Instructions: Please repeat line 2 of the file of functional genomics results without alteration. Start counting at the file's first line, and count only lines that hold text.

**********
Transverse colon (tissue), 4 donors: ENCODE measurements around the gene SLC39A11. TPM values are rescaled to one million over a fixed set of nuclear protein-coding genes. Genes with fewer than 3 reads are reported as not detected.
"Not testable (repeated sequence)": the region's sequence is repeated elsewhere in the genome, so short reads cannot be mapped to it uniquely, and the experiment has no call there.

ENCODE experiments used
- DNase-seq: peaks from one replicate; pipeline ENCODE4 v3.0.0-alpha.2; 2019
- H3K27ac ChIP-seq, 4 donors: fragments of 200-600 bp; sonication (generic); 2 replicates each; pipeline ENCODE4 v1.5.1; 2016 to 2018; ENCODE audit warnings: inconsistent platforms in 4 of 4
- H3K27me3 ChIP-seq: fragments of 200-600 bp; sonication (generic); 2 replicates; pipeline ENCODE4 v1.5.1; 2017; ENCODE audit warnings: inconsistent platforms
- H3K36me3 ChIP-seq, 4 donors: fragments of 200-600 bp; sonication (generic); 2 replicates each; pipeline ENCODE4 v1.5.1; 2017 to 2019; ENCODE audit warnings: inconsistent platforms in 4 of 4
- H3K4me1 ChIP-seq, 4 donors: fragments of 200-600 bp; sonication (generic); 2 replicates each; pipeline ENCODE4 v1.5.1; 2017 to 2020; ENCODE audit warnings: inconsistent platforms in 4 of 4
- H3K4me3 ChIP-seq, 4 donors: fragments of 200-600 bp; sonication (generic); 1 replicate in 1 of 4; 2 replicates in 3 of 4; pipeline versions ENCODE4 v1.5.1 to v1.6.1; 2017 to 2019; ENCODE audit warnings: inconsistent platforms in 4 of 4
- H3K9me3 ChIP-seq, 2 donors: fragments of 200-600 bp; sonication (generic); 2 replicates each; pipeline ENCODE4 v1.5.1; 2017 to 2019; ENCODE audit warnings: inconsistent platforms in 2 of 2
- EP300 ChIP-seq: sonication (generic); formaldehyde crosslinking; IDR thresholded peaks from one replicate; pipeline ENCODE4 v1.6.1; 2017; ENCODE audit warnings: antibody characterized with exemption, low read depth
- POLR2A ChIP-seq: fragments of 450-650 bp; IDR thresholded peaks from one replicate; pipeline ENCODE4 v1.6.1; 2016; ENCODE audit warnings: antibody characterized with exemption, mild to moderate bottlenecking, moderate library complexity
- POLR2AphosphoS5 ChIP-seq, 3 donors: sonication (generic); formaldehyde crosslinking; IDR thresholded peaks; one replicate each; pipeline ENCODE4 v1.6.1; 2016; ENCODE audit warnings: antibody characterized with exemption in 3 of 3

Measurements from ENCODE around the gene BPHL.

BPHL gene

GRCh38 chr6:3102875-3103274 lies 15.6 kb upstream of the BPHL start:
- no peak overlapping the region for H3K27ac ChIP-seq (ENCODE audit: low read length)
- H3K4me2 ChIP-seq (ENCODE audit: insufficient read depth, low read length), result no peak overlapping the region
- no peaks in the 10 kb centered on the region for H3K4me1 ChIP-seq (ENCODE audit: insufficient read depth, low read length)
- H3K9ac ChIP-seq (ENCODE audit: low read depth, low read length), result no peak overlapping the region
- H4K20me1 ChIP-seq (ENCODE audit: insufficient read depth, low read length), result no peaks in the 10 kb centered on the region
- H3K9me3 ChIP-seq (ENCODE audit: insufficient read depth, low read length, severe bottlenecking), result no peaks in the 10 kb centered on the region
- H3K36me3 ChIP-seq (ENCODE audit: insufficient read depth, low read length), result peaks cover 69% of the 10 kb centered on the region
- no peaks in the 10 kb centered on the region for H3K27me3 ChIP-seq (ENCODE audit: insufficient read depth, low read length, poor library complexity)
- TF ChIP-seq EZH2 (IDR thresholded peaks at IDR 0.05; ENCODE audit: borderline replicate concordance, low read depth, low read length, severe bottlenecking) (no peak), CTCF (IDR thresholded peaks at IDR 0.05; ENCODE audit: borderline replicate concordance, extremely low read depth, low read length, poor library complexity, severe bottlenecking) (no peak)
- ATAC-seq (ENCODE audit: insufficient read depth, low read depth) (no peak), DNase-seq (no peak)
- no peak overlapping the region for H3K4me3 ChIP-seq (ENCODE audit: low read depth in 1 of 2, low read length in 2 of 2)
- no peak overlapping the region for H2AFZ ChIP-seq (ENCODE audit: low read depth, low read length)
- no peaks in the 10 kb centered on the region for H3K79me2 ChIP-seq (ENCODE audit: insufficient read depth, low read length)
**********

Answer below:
"Not testable (repeated sequence)": the region's sequence is repeated elsewhere in the genome, so short reads cannot be mapped to it uniquely, and the experiment has no call there.